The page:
Tag: absence

Twenty-Eight Empty Fields #28 : Hithercroft Sports Park, Wallingford

Recreation Grounds, Playing Fields and Village Greens have fallen silent – football isn’t happening. A twenty-eight day suspension is in place as part of measures to reduce the incidence of Covid-19. On each of the twenty-eight days I will be visiting a football pitch and recording the sounding absence of football.

Hithercroft Sports Park, Wallingford

Twenty-Eight Empty Fields #26 : Loyd Recreation Park, Didcot

Recreation Grounds, Playing Fields and Village Greens have fallen silent – football isn’t happening. A twenty-eight day suspension is in place as part of measures to reduce the incidence of Covid-19. On each of the twenty-eight days I will be visiting a football pitch and recording the sounding absence of football.

Loyd Recreation Park, Didcot

Twenty-Eight Empty Fields #25 : Memorial Playing Fields, Hanney

Recreation Grounds, Playing Fields and Village Greens have fallen silent – football isn’t happening. A twenty-eight day suspension is in place as part of measures to reduce the incidence of Covid-19. On each of the twenty-eight days I will be visiting a football pitch and recording the sounding absence of football.

Memorial Playing Fields, Hanney

Twenty-Eight Empty Fields #24 : Great Bedwyn Memorial Playing Field

Recreation Grounds, Playing Fields and Village Greens have fallen silent – football isn’t happening. A twenty-eight day suspension is in place as part of measures to reduce the incidence of Covid-19. On each of the twenty-eight days I will be visiting a football pitch and recording the sounding absence of football.

Great Bedwyn Memorial Playing Field

Twenty-Eight Empty Fields #17 : Lambourn Sports Club

Recreation Grounds, Playing Fields and Village Greens have fallen silent – football isn’t happening. A twenty-eight day suspension is in place as part of measures to reduce the incidence of Covid-19. On each of the twenty-eight days I will be visiting a football pitch and recording the sounding absence of football.

Lambourn Sports Club

Behind Closed Doors #1

Dortmund v Shalke 04 : RB Leipzig v SC Freiburg 16052020

…the collective song and intoxicating sound of the crowd does not just provide an accompaniment to the beautiful action of the players, but is the sublime matrix out of which play emerges, the force field that energizes the action, taking the form of competitive song and counter-song, strophe and antistrophe. This is why games played in front of empty stadia, say as a punishment for the fans’ racist behaviour, are such an abomination. A game without fans is a kind of category mistake; a mere training ground exercise devoid of sense. The key to football is the complex, configured interaction between sublime music and the beautiful image, Dionysos and Apollo, the fans and the team.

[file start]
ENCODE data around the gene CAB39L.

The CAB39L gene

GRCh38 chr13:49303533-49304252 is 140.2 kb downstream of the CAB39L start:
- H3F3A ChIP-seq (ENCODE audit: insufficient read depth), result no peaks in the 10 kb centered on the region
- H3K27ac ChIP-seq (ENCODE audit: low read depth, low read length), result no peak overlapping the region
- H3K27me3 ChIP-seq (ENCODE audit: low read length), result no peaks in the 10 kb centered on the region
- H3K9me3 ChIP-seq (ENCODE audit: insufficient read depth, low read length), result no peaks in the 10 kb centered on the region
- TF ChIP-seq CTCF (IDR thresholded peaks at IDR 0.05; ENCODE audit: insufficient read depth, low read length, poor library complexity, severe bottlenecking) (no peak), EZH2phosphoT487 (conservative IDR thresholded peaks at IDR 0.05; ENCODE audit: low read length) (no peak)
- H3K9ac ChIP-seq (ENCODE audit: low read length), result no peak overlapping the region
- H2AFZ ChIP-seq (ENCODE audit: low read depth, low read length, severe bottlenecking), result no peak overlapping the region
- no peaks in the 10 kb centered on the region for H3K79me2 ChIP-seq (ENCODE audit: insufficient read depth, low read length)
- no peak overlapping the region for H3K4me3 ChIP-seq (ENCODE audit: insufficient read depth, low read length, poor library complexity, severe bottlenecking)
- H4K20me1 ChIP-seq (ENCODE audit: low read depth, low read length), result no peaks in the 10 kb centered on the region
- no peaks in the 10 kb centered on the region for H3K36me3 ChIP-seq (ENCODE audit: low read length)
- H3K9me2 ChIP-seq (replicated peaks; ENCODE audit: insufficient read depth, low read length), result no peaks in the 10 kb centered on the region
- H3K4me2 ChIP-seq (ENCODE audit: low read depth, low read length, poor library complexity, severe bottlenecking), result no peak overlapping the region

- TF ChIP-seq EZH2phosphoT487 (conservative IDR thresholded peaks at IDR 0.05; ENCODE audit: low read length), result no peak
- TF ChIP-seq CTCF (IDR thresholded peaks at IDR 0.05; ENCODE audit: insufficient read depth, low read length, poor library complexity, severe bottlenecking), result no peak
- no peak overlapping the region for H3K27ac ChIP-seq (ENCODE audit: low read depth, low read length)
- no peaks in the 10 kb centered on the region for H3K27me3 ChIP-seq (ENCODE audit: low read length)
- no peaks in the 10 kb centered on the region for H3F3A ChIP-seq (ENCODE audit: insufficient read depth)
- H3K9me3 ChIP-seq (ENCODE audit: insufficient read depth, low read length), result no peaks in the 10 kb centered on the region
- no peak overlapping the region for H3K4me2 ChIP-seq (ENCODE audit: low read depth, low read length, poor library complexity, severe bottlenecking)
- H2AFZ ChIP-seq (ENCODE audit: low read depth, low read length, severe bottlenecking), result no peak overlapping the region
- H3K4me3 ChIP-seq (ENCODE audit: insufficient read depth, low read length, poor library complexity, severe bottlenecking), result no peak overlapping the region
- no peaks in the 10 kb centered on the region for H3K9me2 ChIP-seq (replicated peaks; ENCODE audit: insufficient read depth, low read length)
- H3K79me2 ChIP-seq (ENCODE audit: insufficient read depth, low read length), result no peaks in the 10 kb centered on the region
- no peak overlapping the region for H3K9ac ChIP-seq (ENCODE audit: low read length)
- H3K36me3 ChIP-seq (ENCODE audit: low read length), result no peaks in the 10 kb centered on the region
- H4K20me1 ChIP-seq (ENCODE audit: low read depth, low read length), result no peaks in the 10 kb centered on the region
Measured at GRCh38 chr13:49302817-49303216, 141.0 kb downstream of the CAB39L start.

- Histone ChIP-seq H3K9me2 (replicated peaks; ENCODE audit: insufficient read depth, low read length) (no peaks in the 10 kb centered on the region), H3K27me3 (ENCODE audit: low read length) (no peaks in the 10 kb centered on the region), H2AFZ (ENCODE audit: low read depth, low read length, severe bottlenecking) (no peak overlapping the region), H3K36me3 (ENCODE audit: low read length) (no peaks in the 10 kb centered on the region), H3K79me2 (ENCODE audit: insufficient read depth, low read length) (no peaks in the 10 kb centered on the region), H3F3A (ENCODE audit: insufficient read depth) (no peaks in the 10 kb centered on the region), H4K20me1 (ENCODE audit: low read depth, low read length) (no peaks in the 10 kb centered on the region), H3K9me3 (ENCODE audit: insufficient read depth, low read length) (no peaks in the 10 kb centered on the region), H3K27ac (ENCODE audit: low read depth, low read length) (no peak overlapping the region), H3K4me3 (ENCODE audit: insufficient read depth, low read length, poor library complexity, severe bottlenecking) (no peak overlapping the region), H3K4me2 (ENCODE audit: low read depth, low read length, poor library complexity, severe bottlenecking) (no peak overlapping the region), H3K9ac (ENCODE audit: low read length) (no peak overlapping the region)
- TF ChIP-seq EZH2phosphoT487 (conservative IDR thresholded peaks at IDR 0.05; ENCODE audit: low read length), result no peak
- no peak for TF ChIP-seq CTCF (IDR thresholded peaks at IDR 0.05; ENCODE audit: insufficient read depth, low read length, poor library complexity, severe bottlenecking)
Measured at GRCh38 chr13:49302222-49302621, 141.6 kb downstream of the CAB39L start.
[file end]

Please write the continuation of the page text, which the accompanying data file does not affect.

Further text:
Simon Critchley What We think About When We Think About Football (2017 : p.70-71)

Dortmund v Schalke 04

The category mistake described by Simon Critchley has arrived, it is here, it is abundant. The Bundesliga has returned with all matches taking place behind closed doors. On March 15th this year, before many nations had entered lockdown and shortly after Valencia met Atalanta behind closed doors in the Champions League, Tim Lewis wrote this in The Guardian:

The Mestalla in Valencia has to be one of the most intimidating stadiums in the world for visiting football teams. Its stands, which have the pitch of a ski jump, allow home fans to create a claustrophobic wall of noise. The rabid screams of 55,000 Valencians, bouncing off the concrete foundations, have made it something of a fortress for the local team and a popular venue for Spain’s home fixtures. A while back, I watched Valencia play Barcelona at the Mestalla, and there was a febrile menace in the air that night unlike any other I have experienced in a football ground.

The vibe at the Mestalla was rather different last week, when Valencia hosted Atalanta in the second leg of the sides’ Champions League last-16 tie. If ever a team needed a boost from their 12th man, their fans, it was now: Valencia had to make up a 4-1 deficit from the first leg. But, because of the coronavirus outbreak, the fixture was played behind closed doors. Watching the match on TV was eerie: you could hear the players shouting for the ball or celebrating or appealing for a foul. At times you had to remind yourself that it wasn’t a training exercise.